Is Charlotte the Least Walkable City in America?
Walk Score just released its annual list of the nation’s most walkable cities, and the top of the list generally looks like what you’d expect. New York, San Francisco, Boston, and Philadelphia took the top four spots, though our friends at Transit Miami did take strong exception to their hometown rating right up there in fifth place.
All the way at the opposite end of the spectrum, in last place of all cities with 250,000 or more residents — trailing paragons of car-centricity like Houston, Phoenix, and Atlanta — is Charlotte, North Carolina. Charlotte resident Mary Newsom evaluates the claim today at her blog The Naked City:
What does this ranking measure? The Walk Score website says it “measures the walkability of any address using a patent-pending system. For each address, Walk Score analyzes hundreds of walking routes to nearby amenities. Points are awarded based on the distance to amenities in each category. Amenities within a 5-minute walk (.25 miles) are given maximum points. A decay function is used to give points to more distant amenities, with no points given after a 30-minute walk.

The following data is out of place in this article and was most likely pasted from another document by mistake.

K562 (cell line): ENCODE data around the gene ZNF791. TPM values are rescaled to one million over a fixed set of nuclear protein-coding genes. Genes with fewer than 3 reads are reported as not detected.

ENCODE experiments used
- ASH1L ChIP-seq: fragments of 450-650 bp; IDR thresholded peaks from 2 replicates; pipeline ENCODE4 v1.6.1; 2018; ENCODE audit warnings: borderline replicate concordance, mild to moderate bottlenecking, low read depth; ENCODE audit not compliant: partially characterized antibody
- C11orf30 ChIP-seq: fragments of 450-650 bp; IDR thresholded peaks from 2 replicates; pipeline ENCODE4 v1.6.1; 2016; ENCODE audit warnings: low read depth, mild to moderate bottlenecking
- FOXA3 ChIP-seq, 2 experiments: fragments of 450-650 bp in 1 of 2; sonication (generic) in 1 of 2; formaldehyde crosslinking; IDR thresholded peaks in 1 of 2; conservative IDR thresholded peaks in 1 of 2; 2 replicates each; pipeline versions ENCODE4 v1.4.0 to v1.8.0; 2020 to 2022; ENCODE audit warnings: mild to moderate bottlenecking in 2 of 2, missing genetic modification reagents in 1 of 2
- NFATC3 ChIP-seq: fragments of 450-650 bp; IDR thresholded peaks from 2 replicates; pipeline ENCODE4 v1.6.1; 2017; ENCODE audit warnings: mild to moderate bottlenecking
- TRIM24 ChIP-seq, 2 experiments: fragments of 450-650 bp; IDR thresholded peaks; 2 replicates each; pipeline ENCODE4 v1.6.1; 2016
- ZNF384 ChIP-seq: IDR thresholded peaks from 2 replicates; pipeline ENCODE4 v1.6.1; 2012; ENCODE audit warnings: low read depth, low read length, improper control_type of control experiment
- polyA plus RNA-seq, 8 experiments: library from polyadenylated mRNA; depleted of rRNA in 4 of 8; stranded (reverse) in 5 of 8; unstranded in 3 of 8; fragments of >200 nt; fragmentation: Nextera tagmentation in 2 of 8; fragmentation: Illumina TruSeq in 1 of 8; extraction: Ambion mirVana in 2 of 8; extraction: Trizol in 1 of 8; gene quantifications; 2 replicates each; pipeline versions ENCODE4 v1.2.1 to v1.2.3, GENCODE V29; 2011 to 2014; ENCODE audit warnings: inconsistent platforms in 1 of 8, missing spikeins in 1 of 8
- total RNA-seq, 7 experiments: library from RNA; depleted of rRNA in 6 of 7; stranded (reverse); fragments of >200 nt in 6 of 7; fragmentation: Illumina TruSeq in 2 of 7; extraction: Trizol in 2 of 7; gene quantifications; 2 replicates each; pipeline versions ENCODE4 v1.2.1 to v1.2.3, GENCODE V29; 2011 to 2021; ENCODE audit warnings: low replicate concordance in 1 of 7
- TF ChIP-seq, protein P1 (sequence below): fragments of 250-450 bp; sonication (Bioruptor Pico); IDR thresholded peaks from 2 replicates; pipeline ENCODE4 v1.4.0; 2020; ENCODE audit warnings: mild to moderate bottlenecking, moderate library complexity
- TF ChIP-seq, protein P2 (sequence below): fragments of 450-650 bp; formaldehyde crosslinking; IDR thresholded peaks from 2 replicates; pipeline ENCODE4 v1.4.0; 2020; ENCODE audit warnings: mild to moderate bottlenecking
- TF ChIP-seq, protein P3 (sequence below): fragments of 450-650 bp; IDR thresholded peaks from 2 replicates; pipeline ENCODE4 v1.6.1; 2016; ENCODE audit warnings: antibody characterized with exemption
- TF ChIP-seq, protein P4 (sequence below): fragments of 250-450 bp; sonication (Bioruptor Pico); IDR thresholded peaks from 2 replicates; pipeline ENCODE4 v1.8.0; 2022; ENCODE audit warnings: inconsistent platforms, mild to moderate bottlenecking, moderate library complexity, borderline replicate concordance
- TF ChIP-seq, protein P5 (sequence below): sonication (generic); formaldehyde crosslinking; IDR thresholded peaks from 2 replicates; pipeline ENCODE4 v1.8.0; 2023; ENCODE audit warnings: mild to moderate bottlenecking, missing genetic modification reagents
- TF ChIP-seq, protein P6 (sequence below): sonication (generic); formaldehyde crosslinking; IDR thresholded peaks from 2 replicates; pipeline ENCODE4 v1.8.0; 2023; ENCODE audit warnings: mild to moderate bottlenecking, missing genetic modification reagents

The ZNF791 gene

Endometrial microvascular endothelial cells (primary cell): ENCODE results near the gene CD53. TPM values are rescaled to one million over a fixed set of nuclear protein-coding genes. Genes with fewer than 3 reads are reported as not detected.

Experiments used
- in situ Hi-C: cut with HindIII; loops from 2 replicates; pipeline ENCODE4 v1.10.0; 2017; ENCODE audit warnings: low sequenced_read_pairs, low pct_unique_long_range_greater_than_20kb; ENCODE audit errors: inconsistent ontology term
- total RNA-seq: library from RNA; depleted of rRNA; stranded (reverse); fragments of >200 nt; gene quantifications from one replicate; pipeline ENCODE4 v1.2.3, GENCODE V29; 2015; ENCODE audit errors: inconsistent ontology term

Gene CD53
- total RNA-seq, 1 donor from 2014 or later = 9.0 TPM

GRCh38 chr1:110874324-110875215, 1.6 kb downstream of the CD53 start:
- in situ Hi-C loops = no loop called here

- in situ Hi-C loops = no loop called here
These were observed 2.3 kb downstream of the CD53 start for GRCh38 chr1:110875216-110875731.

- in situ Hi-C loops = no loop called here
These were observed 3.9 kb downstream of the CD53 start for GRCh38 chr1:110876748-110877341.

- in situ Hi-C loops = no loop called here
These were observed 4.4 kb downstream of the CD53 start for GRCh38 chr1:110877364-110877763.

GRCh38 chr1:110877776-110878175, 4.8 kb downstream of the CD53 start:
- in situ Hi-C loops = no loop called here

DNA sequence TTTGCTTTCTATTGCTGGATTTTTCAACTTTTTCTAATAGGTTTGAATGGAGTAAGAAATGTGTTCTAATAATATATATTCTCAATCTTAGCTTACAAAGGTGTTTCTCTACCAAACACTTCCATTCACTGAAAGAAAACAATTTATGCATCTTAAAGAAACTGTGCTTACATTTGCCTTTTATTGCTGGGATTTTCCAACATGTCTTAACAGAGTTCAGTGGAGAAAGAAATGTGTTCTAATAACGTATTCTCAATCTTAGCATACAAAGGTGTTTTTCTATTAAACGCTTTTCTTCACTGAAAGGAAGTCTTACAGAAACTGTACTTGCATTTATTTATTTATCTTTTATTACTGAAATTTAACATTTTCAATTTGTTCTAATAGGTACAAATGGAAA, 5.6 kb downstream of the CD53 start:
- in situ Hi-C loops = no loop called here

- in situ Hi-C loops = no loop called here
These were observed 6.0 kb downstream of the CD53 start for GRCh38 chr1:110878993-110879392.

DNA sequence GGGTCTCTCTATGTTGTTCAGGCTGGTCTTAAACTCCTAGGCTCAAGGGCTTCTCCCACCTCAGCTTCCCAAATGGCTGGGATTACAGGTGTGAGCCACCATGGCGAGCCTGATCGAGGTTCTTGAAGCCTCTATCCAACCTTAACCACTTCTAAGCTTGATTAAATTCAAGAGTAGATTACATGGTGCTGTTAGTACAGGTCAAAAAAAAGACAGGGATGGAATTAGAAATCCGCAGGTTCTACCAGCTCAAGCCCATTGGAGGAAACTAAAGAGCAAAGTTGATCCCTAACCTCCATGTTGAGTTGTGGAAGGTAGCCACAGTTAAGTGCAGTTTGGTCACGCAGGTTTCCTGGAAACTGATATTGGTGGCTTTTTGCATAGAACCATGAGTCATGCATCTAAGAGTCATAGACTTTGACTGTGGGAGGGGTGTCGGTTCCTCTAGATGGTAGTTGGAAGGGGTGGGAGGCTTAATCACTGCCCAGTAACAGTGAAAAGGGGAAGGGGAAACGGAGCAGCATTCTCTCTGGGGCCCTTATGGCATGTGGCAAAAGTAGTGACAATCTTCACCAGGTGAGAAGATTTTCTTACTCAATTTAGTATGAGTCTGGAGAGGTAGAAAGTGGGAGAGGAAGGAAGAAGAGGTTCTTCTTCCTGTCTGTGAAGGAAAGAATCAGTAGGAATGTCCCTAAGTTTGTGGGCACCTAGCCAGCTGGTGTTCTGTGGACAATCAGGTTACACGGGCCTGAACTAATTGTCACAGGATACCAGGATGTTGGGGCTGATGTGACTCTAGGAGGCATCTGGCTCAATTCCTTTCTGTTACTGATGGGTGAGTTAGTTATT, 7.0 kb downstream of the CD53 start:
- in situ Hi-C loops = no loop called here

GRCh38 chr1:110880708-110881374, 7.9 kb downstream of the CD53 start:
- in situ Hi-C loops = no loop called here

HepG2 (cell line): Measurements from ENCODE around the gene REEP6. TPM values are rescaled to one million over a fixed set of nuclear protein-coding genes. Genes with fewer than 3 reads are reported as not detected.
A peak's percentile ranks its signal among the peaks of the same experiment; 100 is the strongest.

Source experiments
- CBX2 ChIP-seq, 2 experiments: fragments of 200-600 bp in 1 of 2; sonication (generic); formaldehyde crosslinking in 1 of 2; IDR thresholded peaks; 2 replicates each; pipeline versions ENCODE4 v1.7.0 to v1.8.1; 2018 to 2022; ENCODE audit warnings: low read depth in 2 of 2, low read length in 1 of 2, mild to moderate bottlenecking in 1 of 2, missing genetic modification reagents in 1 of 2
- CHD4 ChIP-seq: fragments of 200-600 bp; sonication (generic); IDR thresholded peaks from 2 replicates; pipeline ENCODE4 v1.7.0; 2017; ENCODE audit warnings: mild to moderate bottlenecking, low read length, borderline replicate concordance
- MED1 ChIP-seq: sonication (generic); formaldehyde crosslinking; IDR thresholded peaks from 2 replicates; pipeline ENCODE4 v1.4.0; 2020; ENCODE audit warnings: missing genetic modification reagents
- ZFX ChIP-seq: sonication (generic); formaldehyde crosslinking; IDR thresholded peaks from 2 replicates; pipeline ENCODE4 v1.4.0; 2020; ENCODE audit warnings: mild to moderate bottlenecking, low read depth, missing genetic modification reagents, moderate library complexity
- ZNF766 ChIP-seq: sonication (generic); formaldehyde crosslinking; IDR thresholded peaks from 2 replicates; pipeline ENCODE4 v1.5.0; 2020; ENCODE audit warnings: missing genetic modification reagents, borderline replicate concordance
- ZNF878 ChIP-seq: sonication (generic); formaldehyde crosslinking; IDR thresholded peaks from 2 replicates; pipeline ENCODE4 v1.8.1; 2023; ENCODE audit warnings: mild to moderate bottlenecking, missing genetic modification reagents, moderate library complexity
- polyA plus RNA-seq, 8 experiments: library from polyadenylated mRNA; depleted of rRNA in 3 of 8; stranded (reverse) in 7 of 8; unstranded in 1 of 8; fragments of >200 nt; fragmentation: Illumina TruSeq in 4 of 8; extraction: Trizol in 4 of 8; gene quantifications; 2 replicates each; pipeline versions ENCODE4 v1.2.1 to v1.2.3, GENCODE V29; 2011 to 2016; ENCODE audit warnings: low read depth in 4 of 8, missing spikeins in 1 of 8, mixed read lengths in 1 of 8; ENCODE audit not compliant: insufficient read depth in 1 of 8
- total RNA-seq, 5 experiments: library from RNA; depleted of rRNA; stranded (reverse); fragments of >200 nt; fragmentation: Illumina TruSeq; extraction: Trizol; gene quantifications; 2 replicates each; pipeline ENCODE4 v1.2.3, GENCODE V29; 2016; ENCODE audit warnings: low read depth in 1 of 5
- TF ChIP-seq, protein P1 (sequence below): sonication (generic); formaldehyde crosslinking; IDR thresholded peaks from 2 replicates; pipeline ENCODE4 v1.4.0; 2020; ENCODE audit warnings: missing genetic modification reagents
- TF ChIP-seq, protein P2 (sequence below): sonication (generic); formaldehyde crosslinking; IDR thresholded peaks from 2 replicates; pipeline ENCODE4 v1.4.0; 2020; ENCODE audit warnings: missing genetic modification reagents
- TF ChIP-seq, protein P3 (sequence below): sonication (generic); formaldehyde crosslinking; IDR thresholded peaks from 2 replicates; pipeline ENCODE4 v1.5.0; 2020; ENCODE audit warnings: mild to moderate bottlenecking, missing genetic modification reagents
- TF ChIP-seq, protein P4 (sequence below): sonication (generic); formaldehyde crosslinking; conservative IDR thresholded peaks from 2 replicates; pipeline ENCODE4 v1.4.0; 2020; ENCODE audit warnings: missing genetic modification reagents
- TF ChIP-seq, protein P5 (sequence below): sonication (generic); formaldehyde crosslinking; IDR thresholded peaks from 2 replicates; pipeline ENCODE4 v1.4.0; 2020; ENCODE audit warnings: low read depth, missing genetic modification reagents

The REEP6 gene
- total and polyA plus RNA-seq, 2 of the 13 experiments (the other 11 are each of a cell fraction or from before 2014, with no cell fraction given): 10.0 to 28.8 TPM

Walk Score also measures pedestrian friendliness by analyzing population density and road metrics such as block length and intersection density. Data sources include Google, Education.com, Open Street Map, the U.S. Census, Localeze, and places added by the Walk Score user community.”
If I read that correctly, Walk Score doesn’t measure the existence of sidewalks (although Charlotte wouldn’t rank very high in that regard either). So this city’s typical Sun Belt-all-spread-out, low-density development means anything you’d want to walk to is probably farther away than in a more densely developed area.
Charlotte also would rank low in block length and intersection density – which essentially measures how well networked the city is with plenty of streets and street corners. Many parts of Charlotte developed during the cul-de-sac era, when streets intentionally did not connect to anything. Even uptown, which at least had a strong grid when it was laid out a couple of centuries ago, has seen many instances of streets being eliminated to accommodate large-footprint projects such as ballparks, stadiums, convention centers and parks.
Elsewhere on the Network today: The Transportationist offers seven smart ways to reduce waste in transportation systems. Systemic Failure reports that the National Institute for Occupational Safety and Health is still propagating the old myth that some bike saddles can make men impotent. And Mobilizing the Region draws a straight line between Long Island’s unwalkable thoroughfares and its terrible traffic.